The Sorghum (Sugar) Mill
These are the only photos I was able to obtain of both the Cotton and Sugar mills, and I had to get them from an out-of-print book I own ("Greenfield Village: Preserving America's Heritage"). I wish I had thought to photograph them during one of my visits years ago.


Now to the saw mills...
Built on a stone foundation, the Spofford Saw Mill was built in Georgetown, Massachusetts in the late 1600's by John (or possibly son Abner - or both) Spofford. Lumber from this mill was used to make houses, barns, shops, and possibly ships. This is an "up-and-down" saw mill, and is one of the earliest water-run saw mills still in existence. The vertical blade flashes up and down while suspended between the two floors of the building, hence, the name "up and down" saw mill.Saw mills were one of the first mills built in local communities, for they supplied the lumber to build all other establishments as well as so many of the household goods and furniture.
This mill remained in the Spofford family until the mid-1800's, and the new owners continued to serve the community until 1925.




There is also the Stony Creek Saw Mill.

This is a circular saw mill and was used to cut lumber for use in construction. Logs were set on a carriage frame on a track and fed into the spinning saw. After 1850, circular sawmills were common in Michigan and other lumbering communities across America. This mill was operated by the water of Stony Creek in Monroe, Michigan, powered by a waterwheel, though Mr. Ford converted it to a steam engine once rebuilt in Greenfield Village.
The equipment on the inside of this building is original to the mid-19th century, from what I understand. Unfortunately, at this time I have no photos of the machinery or of the interior at all.The exterior, according to the Benson Ford Research Center, is a replica of the original structure of the 1850's, built in the Village in 1928.


And yet another saw mill known as the Tripp mill.

Early settlers in Michigan needed homes, barns, and shops. As farmers cleared the forests for more farm land, the trees provided a plentiful supply of wood. Sawmills were among the first mills established in towns and farming communities, and it was at these sawmills that the wood was cut into lumber to build the homes, barns, and shops.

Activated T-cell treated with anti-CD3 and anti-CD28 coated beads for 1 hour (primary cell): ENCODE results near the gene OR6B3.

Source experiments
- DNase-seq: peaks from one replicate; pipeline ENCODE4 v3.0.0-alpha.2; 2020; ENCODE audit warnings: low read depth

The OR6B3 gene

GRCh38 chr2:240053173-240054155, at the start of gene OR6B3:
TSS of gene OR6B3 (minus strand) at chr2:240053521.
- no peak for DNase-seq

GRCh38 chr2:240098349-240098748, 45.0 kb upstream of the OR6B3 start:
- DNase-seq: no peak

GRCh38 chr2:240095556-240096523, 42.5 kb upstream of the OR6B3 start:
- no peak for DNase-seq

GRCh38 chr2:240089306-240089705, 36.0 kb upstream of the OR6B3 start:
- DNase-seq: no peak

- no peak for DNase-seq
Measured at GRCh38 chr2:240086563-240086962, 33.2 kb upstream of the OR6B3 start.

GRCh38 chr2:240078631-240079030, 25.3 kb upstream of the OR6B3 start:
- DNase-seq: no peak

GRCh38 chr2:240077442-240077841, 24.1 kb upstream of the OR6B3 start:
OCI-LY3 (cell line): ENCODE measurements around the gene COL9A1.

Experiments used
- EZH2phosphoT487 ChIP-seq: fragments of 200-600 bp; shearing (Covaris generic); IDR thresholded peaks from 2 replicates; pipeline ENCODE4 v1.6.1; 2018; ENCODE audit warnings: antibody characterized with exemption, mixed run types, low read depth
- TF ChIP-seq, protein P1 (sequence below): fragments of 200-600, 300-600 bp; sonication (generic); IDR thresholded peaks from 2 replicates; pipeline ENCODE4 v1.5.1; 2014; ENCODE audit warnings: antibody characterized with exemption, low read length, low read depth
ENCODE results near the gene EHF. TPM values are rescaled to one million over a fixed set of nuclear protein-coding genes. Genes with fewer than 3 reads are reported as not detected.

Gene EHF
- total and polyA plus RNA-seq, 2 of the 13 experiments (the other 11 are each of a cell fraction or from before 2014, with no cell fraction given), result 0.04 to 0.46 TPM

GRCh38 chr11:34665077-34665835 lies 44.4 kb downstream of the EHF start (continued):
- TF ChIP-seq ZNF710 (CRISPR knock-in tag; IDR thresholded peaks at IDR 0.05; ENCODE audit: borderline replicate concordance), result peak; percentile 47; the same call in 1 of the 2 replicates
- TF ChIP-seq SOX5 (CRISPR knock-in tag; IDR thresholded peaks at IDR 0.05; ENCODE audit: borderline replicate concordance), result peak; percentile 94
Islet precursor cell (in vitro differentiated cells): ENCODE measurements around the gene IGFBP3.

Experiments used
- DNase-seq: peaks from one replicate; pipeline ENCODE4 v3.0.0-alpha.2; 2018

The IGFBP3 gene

The 1855 Tripp Sawmill, originally from Franklin Center (now Tipton), Michigan, near Tecumseh in Lenauwee County and built by J.D. Tripp, featured an up and down saw similar to the one Henry Ford operated in his youth. Powered by a steam engine on the bottom floor, the vertical blade flashes up and down while suspended between the two floors of the building, hence, the name "up and down" saw mill. The original machinery in this mill cuts lumber in the 19th century style, by emulating the same motion of cutting lumber by hand with a pit saw, which was invaluable for accurate restorations in the Village.

Much Michigan timber went through this mill when the Tripps owned and operated it from 1855 until 1916. It ran for four months out of the year with just three or four workers. During those few months, the workers cut all the lumber that the surrounding community needed. The mill was closed in 1916 when competition from the railroads made it easy to move lumber throughout the region from large scale logging operations.

Until the 19th century, America was basically a hand-craft-oriented nation, with craftsmen working at home or in relatively small shops, with hand-action as the main source of power. But the development of water-power helped to greatly lower the need for the hand-crafts. With water driving the turbines that then turned the power gears and belts, the age of machine-made work helped the nation to prosper. What the various mills could produce was seemingly limitless.

But by the middle of the 20th century, however, mills became objects of wonder, for they had lost, by then, all prominence in their place in society. Once found in every town across America, by 1950 they had become a curiosity.